Six stages to remember when planning (and planting) an agroforest

Photo by Nandhu Kumar from Pexels.

Agroforestry is a land management system wherein woody vegetation is grown alongside crops and livestock. Farmers design agroforest sites in a carefully planned spatial arrangement that takes into consideration the ecological interactions among different species. This approach to agriculture allows farmers to generate income through a variety of products while also helping to improve the ecological functions of a selected site.

Cultivating a forest alone is no simple task. Designing it in a way that it productively yields food is even harder. There are considerations to make from multiple angles even before starting. This might sound like a daunting task, so the Department of Science and Technology (DOST) – Philippine Council for Agriculture, Aquatic and Natural Resources Research and Development (PCAARRD) has made recommendations to make agroforestry more accessible for farmers. In their book entitled “The Philippines Recommends for Agroforestry”, PCAARRD recommends six stages in planning an agroforest site:

Pre-diagnostic. The first stage involves selecting a location, studying how the land and its resources are currently being used, and assessing parts of the site that need special attention. In selecting a location, farmers may coordinate with the Department of Environment and Natural Resources (DENR) to identify sites that have potential as an agroforest.

Diagnostic. The second stage is where farmers characterize the conditions of their selected site. Farmers need to assess the biophysical characteristics of the land and determine parts of the site that require design interventions. Portions that are denuded, idle, hilly, and have heavily eroded sloping areas will need to have farming systems designed specifically for them to overcome the challenges they pose. Potential problems and other farming limitations must be anticipated so as to prepare the coping mechanisms that will be put into practice. Farmers will also need to study the socio-economic characteristics of the community that will benefit from the site. 

Design. Certain strategies may be employed during the third stage such as the inclusion of additional crops, trees, animals, and aquatic species alongside farming systems. Technologies and practices that conserve the soil and water must also be integrated into the design. An example of this is the cultivation of kakawate (Gliricidia sepium) and ipil-ipil (Leucaena leucocephala) to reduce soil erosion.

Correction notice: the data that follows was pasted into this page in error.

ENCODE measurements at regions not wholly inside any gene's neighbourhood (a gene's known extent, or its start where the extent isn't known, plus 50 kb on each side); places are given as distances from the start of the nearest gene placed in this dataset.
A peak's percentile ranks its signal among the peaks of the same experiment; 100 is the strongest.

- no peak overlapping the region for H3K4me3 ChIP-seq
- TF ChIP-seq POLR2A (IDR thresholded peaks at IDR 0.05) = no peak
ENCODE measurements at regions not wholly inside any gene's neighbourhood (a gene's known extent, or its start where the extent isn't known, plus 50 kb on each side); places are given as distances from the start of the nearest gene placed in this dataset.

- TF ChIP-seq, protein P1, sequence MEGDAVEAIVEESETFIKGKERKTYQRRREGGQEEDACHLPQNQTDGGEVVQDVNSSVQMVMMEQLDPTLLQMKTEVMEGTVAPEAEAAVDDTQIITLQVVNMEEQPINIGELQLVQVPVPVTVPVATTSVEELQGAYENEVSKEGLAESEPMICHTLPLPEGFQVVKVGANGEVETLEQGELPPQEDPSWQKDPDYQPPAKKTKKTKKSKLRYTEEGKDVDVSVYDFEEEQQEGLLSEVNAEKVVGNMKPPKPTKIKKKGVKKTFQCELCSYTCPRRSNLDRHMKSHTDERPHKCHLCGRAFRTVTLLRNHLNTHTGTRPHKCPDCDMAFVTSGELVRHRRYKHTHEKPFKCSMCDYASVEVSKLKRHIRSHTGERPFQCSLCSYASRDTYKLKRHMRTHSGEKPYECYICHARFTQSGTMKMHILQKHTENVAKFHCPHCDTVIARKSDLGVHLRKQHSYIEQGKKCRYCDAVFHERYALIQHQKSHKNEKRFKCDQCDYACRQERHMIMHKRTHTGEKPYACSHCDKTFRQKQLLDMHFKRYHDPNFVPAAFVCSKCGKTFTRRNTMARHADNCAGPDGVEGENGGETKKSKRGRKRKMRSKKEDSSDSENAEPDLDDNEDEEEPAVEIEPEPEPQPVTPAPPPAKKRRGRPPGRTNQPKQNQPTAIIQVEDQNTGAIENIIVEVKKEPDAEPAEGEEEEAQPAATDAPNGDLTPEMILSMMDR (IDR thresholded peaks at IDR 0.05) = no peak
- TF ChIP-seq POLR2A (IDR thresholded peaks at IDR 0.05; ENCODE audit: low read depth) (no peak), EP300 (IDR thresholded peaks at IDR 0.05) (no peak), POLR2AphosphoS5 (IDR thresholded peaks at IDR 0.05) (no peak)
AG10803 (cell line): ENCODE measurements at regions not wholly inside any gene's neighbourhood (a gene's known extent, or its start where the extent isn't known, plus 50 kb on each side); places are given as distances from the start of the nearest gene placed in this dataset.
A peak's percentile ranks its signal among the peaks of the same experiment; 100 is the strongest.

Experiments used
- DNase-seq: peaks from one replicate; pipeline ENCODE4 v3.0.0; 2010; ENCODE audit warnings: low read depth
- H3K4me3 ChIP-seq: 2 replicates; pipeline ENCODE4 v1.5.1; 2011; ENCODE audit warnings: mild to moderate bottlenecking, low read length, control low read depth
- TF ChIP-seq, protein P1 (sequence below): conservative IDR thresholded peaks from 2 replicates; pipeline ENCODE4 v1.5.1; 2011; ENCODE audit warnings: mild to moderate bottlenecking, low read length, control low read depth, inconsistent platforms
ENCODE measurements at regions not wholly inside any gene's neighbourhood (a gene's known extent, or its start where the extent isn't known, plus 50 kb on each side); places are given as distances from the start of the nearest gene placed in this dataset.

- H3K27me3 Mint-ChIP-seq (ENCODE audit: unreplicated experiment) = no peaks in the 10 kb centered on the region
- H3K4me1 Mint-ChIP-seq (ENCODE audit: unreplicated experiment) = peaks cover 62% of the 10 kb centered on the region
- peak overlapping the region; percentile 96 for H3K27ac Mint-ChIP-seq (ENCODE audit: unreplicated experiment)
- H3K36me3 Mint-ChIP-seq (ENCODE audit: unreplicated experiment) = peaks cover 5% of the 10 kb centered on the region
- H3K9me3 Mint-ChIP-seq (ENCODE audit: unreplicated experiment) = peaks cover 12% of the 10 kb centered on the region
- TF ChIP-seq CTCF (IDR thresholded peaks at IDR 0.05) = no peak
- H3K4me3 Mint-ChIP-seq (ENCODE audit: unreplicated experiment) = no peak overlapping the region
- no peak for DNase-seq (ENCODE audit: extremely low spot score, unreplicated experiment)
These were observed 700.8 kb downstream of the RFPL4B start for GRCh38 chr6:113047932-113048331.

At this stage, farmers must also plan for necessary infrastructures such as nurseries and processing facilities.

Planning. The fourth stage is where the cost of technologies, strategies, and inputs are analyzed. During this stage, several metrics are assessed based on the proposed design. 

Metrics include the productivity of the farm, its ecological soundness, and its technical feasibility vis-a-vis the farmer’s natural and economic resources. Social acceptability must also be considered, which means that the farming systems put in place must be in tune with the dynamics of the communities surrounding the site. Land tenure, food preferences, and sense of security can affect how communities perceive the agroforest site.

Testing and evaluation. Agroforest systems are evaluated in two parts. The first is the researched-managed on-farm trials which are jointly managed by researchers and farms. The second part, called on-farm trials, is conducted solely by the farmers. After the trials, the agroforest system is evaluated again based on the same metrics used for the implementation stage.

Extension. Agroforests can either expand by scaling up, which means increasing the utilization of its farming systems, or scaling out which means expanding to other farms or communities.

Agroforests offer farmers a productive and ecologically sustainable method of cultivating the land. Necessary to reaping its benefits is careful planning wherein all these agricultural, ecological, and societal factors are considered.

The information provided here was taken from “The Philippines Recommends for Agroforestry” published by the Department of Science and Technology (DOST) – Philippine Council for Agriculture, Aquatic and Natural Resources Research and Development (PCAARRD).

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